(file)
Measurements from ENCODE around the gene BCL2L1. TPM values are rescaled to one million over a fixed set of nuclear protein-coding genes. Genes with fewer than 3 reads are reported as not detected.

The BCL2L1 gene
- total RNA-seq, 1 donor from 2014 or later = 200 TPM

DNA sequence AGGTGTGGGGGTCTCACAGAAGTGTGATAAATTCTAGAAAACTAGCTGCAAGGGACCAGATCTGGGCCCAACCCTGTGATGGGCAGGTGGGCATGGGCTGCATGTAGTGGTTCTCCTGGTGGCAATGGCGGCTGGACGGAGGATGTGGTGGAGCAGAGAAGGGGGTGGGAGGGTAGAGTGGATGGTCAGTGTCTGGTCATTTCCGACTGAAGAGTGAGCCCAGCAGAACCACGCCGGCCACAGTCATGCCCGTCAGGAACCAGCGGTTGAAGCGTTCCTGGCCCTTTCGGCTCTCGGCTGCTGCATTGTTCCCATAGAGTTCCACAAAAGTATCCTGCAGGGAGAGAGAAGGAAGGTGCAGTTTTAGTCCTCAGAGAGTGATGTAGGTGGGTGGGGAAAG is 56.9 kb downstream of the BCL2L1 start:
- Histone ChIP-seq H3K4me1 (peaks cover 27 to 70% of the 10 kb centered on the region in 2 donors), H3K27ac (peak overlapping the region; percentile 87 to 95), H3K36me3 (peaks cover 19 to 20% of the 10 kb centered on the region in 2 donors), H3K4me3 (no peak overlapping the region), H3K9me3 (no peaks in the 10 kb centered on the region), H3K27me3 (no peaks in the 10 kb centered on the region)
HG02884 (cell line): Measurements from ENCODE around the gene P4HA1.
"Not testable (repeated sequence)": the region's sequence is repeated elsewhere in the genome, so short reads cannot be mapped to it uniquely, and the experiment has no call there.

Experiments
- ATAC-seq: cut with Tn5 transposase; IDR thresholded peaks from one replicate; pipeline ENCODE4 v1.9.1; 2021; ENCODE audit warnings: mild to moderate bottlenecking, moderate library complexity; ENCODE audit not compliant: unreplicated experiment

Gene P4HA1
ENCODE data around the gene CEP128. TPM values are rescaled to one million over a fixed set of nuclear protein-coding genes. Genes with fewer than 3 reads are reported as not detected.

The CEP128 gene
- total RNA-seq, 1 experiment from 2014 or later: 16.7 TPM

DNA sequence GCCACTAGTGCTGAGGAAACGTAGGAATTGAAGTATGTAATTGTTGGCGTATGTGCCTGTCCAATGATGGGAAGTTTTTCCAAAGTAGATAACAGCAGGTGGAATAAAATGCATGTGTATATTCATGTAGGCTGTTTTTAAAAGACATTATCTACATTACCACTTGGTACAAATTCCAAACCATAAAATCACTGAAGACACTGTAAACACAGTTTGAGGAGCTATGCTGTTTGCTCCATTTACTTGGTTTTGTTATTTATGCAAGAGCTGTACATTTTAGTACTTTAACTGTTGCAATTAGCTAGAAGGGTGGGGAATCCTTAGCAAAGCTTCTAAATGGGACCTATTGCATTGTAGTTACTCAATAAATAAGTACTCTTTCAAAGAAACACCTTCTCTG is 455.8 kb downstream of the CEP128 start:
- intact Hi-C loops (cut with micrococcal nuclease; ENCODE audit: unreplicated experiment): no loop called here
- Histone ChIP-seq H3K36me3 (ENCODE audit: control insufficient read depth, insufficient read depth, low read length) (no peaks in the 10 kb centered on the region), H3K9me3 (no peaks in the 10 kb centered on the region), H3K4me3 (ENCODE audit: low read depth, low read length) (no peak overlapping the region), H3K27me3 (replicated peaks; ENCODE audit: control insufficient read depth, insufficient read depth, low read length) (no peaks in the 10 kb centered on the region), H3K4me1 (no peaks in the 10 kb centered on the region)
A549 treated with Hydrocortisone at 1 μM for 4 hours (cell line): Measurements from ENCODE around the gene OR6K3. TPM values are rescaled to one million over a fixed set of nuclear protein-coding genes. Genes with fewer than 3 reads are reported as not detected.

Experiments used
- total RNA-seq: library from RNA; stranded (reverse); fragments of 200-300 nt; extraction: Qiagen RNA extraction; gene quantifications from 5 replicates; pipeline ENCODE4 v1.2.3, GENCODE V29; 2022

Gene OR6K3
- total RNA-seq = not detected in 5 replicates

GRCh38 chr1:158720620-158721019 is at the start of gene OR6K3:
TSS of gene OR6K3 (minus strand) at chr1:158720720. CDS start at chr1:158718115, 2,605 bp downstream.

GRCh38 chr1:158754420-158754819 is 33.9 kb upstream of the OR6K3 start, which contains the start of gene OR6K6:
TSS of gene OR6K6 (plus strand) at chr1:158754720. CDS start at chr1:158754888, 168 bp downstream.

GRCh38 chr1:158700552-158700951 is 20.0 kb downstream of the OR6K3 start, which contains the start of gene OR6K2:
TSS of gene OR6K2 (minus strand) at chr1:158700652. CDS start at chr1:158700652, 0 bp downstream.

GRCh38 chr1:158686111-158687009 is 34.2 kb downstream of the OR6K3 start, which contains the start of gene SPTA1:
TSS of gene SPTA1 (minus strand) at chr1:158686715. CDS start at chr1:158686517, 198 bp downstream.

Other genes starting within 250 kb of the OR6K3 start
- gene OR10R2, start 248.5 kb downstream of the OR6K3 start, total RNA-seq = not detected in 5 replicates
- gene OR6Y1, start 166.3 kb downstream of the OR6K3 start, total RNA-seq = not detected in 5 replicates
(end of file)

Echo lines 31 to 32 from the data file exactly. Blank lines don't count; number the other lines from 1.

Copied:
- gene OR10R2, start 248.5 kb downstream of the OR6K3 start, total RNA-seq = not detected in 5 replicates
- gene OR6Y1, start 166.3 kb downstream of the OR6K3 start, total RNA-seq = not detected in 5 replicates